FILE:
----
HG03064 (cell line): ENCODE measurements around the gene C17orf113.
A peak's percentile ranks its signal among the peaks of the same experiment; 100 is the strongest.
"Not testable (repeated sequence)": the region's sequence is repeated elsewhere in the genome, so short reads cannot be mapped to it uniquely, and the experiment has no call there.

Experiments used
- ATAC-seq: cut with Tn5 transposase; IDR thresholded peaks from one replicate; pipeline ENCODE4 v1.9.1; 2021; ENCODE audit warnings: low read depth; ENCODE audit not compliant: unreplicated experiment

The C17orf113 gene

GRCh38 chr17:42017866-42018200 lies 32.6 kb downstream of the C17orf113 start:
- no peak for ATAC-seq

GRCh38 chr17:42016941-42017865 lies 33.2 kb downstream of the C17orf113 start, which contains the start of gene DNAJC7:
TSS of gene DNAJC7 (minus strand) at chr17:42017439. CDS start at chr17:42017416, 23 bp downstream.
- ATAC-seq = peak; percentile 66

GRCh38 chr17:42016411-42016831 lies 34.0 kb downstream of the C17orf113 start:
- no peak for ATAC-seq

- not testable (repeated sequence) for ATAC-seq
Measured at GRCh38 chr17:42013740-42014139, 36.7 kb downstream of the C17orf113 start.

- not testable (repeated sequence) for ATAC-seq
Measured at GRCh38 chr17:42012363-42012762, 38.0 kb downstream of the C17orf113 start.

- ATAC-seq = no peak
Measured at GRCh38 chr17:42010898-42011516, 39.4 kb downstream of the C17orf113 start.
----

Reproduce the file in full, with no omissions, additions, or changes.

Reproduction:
HG03064 (cell line): ENCODE measurements around the gene C17orf113.
A peak's percentile ranks its signal among the peaks of the same experiment; 100 is the strongest.
"Not testable (repeated sequence)": the region's sequence is repeated elsewhere in the genome, so short reads cannot be mapped to it uniquely, and the experiment has no call there.

Experiments used
- ATAC-seq: cut with Tn5 transposase; IDR thresholded peaks from one replicate; pipeline ENCODE4 v1.9.1; 2021; ENCODE audit warnings: low read depth; ENCODE audit not compliant: unreplicated experiment

The C17orf113 gene

GRCh38 chr17:42017866-42018200 lies 32.6 kb downstream of the C17orf113 start:
- no peak for ATAC-seq

GRCh38 chr17:42016941-42017865 lies 33.2 kb downstream of the C17orf113 start, which contains the start of gene DNAJC7:
TSS of gene DNAJC7 (minus strand) at chr17:42017439. CDS start at chr17:42017416, 23 bp downstream.
- ATAC-seq = peak; percentile 66

GRCh38 chr17:42016411-42016831 lies 34.0 kb downstream of the C17orf113 start:
- no peak for ATAC-seq

- not testable (repeated sequence) for ATAC-seq
Measured at GRCh38 chr17:42013740-42014139, 36.7 kb downstream of the C17orf113 start.

- not testable (repeated sequence) for ATAC-seq
Measured at GRCh38 chr17:42012363-42012762, 38.0 kb downstream of the C17orf113 start.

- ATAC-seq = no peak
Measured at GRCh38 chr17:42010898-42011516, 39.4 kb downstream of the C17orf113 start.